- Preferences: Ordinary or Green Car, Reserved or Non-reserved, Smoking or Non-smoking.
For more details on buying tickets please check the JR Central website.
The Japan Rail Pass can be used for all shinkansen trains except the Nozomi and Mizuho. This pass is recommended if you intend to do much long distance travel in Japan as it offers significant savings. This pass is only available to foreign tourists and must be bought before you come to Japan.
Platt Kodama offers a discount ticket of 10100 yen on the Kodama (slow) train between Tokyo and Kyoto. This must be booked at least one day in advance at JR Tokai Tours offices. Check the official website for details.
Popular Hotels near Kyoto Station
Shinkansen Transfers in Kyoto Station
There are multiple entry and exit points for the shinkansen tracks in Kyoto Station and Kyoto Station is very big, so it is very easy to get disorientated. To help your arrival or transfer go smoothly, it might be a good idea to familiarize yourself with the layout of Kyoto Station before you arrive. You can download a free PDF with a detailed map of each floor of the station from the JR West website.
If you examine the station map, you can see that the gates for the shinkansen tracks are all on the south side of the station. These are the Shinkansen Central Gate, the Shinkansen Hachijo Gate, and the Shinkansen Hachijo East Gate. Passing through these gates you have direct access to the shinkansen tracks.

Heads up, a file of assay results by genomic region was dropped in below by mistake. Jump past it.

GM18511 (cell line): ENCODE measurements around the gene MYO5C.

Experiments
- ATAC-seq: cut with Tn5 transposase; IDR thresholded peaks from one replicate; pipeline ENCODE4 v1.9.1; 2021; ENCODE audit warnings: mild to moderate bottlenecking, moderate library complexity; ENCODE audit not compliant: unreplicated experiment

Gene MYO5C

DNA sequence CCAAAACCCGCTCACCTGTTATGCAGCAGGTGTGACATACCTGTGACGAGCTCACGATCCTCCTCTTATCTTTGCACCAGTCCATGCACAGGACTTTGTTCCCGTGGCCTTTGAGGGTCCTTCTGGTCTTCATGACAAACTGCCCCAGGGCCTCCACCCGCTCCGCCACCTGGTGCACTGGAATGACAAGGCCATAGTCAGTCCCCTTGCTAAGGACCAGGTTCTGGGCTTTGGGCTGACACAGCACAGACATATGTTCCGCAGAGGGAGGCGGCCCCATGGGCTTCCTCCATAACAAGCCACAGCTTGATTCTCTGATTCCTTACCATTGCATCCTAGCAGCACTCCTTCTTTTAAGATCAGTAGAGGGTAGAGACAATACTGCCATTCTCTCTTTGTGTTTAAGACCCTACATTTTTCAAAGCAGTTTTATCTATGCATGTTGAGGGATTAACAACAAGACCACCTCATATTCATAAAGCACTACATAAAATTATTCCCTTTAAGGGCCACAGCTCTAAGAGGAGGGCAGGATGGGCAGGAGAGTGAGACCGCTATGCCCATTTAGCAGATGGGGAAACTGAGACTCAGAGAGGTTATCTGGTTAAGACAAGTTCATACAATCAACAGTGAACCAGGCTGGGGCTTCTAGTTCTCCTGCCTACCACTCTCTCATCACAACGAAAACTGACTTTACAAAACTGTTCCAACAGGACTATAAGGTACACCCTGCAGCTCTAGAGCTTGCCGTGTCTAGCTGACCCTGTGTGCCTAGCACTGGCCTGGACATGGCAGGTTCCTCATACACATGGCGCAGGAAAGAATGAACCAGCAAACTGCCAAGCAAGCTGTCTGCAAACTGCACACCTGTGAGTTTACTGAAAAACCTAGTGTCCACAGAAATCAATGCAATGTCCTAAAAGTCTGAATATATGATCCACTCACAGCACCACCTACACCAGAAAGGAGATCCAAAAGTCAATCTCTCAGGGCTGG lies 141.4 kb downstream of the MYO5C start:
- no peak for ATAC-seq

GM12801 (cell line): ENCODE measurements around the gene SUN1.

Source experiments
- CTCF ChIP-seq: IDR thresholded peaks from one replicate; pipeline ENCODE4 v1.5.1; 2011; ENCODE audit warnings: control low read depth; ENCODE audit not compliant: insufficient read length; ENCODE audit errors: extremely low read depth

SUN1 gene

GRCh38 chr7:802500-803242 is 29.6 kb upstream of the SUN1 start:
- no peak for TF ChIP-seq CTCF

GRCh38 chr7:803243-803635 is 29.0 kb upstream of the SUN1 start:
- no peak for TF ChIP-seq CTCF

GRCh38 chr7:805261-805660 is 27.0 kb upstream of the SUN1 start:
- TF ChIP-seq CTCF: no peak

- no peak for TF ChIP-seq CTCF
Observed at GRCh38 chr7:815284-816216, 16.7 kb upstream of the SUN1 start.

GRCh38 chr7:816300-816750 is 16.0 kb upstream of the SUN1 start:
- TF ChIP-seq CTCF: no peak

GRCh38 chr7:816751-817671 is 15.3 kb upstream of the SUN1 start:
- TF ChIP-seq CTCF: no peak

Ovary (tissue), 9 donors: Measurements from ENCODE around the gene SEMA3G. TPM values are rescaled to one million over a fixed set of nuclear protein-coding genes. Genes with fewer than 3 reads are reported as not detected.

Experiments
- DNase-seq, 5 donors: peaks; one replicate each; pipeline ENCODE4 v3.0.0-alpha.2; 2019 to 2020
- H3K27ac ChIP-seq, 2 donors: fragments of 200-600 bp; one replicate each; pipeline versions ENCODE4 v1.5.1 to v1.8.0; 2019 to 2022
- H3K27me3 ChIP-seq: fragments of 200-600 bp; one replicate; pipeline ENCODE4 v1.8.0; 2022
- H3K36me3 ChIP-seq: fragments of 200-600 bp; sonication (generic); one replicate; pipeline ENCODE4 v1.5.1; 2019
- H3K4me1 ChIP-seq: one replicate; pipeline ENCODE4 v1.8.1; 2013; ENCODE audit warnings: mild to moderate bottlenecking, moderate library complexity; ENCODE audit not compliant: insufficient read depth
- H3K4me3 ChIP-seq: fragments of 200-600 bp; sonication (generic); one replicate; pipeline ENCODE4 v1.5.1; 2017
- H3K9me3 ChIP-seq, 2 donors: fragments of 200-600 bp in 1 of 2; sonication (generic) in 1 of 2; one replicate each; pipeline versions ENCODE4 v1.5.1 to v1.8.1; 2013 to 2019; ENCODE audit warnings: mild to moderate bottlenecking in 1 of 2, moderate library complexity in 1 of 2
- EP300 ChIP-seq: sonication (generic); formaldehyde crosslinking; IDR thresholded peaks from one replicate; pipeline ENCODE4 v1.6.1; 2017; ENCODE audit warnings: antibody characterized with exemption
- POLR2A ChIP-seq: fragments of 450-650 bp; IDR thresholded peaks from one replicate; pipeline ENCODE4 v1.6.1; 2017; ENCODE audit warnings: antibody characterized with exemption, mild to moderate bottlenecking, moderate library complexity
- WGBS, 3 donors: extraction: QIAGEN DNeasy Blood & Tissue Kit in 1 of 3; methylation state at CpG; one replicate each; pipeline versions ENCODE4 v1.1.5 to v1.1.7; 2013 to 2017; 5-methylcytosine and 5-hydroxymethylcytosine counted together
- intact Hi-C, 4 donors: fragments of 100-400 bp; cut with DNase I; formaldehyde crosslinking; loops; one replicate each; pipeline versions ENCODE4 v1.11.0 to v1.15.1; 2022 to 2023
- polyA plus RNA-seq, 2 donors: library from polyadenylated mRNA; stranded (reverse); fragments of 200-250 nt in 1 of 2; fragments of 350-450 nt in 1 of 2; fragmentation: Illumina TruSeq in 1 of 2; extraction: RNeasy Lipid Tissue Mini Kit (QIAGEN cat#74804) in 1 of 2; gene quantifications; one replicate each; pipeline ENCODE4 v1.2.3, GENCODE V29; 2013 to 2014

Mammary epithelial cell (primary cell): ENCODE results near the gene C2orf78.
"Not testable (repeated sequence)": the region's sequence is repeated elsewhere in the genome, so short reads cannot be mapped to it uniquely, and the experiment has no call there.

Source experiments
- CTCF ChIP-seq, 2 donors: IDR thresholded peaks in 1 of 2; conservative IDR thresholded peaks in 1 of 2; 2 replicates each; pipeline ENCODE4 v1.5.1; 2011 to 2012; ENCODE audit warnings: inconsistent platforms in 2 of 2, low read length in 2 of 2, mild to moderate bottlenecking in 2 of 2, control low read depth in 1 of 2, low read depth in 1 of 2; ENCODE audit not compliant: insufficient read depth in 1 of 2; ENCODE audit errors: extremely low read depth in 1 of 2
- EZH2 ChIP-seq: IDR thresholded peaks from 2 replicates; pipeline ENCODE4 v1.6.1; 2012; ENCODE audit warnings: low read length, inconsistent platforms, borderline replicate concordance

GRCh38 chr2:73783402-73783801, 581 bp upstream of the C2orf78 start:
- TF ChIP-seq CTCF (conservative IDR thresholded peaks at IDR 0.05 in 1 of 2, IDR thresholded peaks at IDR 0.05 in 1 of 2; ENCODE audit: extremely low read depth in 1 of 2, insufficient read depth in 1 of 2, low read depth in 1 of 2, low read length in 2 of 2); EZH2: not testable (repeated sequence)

For ease of orientation the Shinkansen Central Gate is probably the easiest to use. However, if you are arranging to meet someone, please be aware that the Shinkansen Central Gate (also called the新幹線中央口 or Shinkansen Chuo Guchi) is not the same as Kyoto Station’s main Central Gate (also called the中央口 or Chuo Guchi) which is on the north side of the station. It is probably best to confirm before meeting which of these gates you intend to meet at, so that you don’t end up on opposite sides of the station!
Transfers from Regular Platforms:
You can also access the shinkansen tracks from the regular JR West platforms via transfer gates. These are also on the south side of the station, and are the Shinkansen East Transfer Gate and the Shinkansen Central Transfer Gate. If you are arriving at Kyoto Station on a regular JR train line, these are the gates you would use. If you arrive by shinkansen and exit via one of these transfer gates, you will still need to use your ticket to exit again through a regular JR ticket gate.
Also, if you enter Kyoto Station from the north side of the station, it might be quicker to use your basic fare ticket to pass through the regular JR ticket gates first, and then follow the signs for the shinkansen transfer gates. In this case your shinkansen tickets would take you through two sets of gates. Similarly, you can transfer to the shinkansen tracks from the Karasuma Subway Line, via the underground concourse beneath Kyoto Station. Simply pass through the regular JR gates first, and then follow the bilingual signs for the shinkansen transfer gates.
Article and photos by Michael Lambe